Year Walk

Year Walk is a game from , originally released 31st December, 1969

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Year Walk Review

Make no mistake: Year Walk is a beautiful and enigmatic game that creates a bleak atmosphere you won’t find in other titles on the App Store. There’s some serious artistry going on here. And rather than explaining anything to players, it trusts them to suss out its many mysteries. You might be enchanted by the game. You might become obsessed with it. On the other hand, you might find some puzzles indecipherable, waste a bunch of time walking around fruitlessly, and rage-quit, never to open the app again. It all depends on how patient, smart, and lucky you are.

Developer Simogo says the game is based on Swedish folklore, but you won’t learn anything about the subject unless you download the separate (and free) Year Walk Companion app. The companion app has informative write-ups about the mythological creatures you encounter in the game (plus a big secret of its own), so if you play Year Walk, you definitely need to download the companion.

A “year walk” is an ancient Swedish tradition of walking through the woods at night to see what your future holds. (We’ll take the game’s word on it, because neither Google nor Wikipedia turns up any information about this tradition). At the start of the game, the woman you love warns you that going on a year walk is a bad idea, but you pay her no mind. And she’s right: the moment you step outside, you find yourself trapped in a nightmare of disturbing visions, lonely exploration, and cryptic puzzle-solving.

Most of the environment is open to you from the start, and the game lets you wander around, poking at oddities and following mythical creatures to your heart’s content. It doesn’t tell you where to go or what to do; instead, it trusts that you’ll figure it out on your own.

As you wander around, you’ll find mysterious hints and curious objects that you’re not sure what to do with. There’s a box with a dial on it, for instance, and you can turn the dial to highlight different symbols, but it’s clear that the answer to this puzzle lies elsewhere. Most of the puzzles have you do standard adventure game things like tapping items in a certain order or carrying objects from one screen to another. Sometimes the solution is obvious, but other times it’s elusive– often frustratingly so. There are no hints or nudges in the game aside from what you can find by exploring the environment.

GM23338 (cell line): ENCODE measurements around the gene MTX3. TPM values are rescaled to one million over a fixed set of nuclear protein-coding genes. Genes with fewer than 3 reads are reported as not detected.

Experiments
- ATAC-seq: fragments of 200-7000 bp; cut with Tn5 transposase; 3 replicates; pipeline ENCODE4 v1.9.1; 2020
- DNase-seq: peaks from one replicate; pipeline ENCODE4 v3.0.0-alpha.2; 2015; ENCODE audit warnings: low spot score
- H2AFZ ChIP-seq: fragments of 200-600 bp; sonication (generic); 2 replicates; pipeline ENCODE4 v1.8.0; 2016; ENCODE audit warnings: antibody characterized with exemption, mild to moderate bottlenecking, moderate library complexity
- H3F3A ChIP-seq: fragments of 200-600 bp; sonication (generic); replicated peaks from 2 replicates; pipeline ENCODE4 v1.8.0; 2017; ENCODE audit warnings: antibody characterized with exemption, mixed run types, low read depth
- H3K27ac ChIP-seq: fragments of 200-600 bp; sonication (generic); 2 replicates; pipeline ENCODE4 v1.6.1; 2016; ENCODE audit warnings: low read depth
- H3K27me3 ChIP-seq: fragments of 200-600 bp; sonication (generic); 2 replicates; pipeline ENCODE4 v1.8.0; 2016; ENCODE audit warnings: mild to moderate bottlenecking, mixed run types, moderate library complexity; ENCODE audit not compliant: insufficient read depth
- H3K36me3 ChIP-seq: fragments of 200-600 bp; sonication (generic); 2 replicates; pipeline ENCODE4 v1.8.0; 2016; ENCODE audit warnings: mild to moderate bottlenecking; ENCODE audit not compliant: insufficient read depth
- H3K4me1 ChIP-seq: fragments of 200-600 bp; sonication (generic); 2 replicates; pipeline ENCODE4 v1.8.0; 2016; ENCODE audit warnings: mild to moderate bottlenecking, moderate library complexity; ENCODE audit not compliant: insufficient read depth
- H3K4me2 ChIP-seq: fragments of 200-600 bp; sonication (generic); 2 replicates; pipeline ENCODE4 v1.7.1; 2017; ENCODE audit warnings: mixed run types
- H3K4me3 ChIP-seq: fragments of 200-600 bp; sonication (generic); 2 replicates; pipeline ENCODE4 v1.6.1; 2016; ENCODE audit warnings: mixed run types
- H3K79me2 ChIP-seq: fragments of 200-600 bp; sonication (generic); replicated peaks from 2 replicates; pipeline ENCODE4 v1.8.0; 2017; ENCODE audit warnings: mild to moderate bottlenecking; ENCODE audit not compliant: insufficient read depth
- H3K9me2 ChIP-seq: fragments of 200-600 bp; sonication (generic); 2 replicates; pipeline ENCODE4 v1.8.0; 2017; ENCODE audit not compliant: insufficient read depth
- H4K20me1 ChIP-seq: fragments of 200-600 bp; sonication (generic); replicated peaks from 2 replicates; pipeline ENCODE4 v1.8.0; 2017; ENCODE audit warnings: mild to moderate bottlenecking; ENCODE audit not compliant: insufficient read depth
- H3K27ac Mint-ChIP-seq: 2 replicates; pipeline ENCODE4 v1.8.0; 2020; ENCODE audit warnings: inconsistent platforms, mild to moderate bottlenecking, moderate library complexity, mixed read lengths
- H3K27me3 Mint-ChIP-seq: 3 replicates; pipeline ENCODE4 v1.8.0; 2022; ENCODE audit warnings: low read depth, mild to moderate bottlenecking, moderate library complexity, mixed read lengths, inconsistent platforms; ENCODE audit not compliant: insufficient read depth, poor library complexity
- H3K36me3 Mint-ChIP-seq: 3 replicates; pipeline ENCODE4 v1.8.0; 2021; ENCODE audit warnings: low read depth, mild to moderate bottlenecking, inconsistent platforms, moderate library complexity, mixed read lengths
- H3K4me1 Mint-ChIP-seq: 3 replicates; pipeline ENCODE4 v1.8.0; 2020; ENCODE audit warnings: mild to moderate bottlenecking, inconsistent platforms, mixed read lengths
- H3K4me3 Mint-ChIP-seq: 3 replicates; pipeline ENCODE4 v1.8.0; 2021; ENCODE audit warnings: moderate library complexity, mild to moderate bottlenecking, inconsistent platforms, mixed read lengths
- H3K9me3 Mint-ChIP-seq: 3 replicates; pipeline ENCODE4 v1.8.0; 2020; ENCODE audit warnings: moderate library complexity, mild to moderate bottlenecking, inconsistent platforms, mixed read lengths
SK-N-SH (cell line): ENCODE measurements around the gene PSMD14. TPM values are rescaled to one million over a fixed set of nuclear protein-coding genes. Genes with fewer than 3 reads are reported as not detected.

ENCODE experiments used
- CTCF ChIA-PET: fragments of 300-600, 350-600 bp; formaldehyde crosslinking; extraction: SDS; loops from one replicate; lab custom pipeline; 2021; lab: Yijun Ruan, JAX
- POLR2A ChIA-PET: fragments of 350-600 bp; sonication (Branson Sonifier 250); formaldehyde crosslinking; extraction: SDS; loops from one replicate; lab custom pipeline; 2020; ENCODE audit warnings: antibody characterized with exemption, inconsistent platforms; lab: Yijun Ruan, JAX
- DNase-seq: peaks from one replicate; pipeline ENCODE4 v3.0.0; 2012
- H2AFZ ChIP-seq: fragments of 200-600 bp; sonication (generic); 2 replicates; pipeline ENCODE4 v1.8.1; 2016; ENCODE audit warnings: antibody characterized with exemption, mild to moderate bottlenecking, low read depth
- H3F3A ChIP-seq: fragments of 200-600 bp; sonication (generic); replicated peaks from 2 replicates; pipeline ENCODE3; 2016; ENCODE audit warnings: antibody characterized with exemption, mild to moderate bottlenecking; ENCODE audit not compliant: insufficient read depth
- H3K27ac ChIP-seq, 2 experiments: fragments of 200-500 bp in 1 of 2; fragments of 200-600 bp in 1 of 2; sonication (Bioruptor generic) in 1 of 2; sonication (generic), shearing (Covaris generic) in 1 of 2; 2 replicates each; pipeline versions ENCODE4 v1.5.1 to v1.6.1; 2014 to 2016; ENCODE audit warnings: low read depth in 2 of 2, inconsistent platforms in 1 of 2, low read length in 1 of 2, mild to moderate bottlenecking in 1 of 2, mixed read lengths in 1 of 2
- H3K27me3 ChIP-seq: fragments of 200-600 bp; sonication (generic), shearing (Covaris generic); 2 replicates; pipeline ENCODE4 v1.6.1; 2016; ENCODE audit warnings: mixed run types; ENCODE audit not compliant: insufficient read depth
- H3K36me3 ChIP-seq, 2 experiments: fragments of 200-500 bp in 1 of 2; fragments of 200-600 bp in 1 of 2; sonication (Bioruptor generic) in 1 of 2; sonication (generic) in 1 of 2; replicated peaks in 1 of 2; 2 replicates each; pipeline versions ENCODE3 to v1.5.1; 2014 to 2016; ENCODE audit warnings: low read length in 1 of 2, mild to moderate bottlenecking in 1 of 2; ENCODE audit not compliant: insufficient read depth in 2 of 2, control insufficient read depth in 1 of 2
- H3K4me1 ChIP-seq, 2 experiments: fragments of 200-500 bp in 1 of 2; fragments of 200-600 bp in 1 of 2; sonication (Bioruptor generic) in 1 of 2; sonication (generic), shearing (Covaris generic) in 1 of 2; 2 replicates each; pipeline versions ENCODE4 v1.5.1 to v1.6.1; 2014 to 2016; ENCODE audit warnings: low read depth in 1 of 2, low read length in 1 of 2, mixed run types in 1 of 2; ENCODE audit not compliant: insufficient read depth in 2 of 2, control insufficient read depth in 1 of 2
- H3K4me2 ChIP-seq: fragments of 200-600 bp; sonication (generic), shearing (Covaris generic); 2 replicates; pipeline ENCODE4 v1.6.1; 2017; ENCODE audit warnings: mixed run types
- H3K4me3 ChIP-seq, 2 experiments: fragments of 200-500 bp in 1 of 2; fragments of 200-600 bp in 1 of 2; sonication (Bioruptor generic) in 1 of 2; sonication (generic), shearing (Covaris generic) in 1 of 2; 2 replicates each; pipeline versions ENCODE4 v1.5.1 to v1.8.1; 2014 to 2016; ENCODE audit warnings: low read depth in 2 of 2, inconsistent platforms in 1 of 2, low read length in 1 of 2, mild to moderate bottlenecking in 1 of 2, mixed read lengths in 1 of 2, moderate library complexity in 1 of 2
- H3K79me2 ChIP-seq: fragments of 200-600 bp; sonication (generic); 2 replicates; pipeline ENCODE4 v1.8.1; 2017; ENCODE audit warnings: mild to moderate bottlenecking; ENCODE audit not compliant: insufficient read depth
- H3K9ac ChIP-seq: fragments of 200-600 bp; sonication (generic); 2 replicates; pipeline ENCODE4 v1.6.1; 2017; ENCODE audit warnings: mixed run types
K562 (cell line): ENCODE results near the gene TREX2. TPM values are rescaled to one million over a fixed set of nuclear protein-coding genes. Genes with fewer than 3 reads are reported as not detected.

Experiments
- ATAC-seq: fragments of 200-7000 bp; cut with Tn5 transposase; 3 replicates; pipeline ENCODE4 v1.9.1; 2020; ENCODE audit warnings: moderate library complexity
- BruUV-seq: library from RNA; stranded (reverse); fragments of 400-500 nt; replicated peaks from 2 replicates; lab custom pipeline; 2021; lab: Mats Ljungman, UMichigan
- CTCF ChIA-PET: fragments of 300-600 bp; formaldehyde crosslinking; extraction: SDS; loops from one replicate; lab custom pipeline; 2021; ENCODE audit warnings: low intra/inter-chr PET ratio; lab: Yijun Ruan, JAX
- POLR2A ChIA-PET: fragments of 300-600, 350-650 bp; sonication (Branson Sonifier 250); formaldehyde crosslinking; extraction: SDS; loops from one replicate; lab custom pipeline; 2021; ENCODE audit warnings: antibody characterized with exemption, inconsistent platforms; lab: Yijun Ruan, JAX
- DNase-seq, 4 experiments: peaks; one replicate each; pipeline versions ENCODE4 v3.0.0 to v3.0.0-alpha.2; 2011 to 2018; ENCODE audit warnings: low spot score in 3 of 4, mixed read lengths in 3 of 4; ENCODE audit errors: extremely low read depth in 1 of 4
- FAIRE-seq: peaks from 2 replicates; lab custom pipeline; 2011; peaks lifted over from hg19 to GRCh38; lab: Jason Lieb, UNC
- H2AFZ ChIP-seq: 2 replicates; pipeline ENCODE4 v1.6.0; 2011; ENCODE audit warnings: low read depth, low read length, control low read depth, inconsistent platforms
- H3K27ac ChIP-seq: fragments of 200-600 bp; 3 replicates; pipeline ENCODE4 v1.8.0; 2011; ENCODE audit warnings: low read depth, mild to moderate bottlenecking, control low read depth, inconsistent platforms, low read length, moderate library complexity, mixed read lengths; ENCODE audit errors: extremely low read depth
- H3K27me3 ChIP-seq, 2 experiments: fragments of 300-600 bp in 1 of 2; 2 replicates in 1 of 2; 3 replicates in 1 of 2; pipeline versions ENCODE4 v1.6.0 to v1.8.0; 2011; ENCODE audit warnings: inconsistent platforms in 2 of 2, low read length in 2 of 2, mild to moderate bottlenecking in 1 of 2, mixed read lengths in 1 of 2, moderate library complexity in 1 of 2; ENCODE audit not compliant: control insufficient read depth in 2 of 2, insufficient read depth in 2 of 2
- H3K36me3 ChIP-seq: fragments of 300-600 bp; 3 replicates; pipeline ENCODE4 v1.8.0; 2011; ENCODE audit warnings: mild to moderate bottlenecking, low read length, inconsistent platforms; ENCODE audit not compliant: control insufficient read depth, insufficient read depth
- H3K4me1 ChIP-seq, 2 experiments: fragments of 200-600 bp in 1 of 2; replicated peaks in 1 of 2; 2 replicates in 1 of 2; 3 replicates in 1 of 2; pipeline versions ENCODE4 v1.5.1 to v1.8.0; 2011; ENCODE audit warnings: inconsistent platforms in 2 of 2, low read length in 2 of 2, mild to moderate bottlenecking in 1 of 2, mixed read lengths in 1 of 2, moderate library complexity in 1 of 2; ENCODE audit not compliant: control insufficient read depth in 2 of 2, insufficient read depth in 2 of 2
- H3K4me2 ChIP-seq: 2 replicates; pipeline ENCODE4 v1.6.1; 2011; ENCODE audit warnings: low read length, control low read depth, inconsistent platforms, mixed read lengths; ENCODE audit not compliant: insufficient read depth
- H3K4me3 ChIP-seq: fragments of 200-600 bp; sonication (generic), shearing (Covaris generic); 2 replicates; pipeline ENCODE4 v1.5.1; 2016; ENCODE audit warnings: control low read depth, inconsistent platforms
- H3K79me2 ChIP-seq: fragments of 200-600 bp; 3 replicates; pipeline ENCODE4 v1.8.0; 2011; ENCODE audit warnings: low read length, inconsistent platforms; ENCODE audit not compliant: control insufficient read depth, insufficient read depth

Whether or not you appreciate this kind of hands-off gameplay approach largely depends on your level of patience. We got through several of the puzzles easily (and felt smart doing it), but before long found ourselves stuck, with nothing to do but run around, baffled and annoyed and wanting to move on. The game world is large, complicated, and sparse enough to be a pain to navigate through, particularly when you’re searching for hints you’re not even sure you’re going to find.

Other games, like The Room, have managed to find a happy medium between challenging puzzles and rewarding solutions. But too often, Year Walk tucks the puzzle solutions away where they’re annoyingly hard to find.

And that’s too bad, because Year Walk is a gorgeous, atmospheric game. Will appeal to a certain type of player? Absolutely. But we found it too cryptic and frustrating for our tastes. Thankfully, several online walkthroughs have already sprung up, so even if you find yourself stuck you can see how it ends. And whether you need assistance or not, be prepared to do a lot of reading in the Companion app before you reach the “real” ending.

Trying new things in any market is risky, and developers should be rewarded for attempting something beyond the standard game tropes we’ve seen hundreds of times. Year Walk does that. But it’s also a game, and games should be enjoyable to play. Year Walk is unique, but we can’t say we enjoyed playing it very much.

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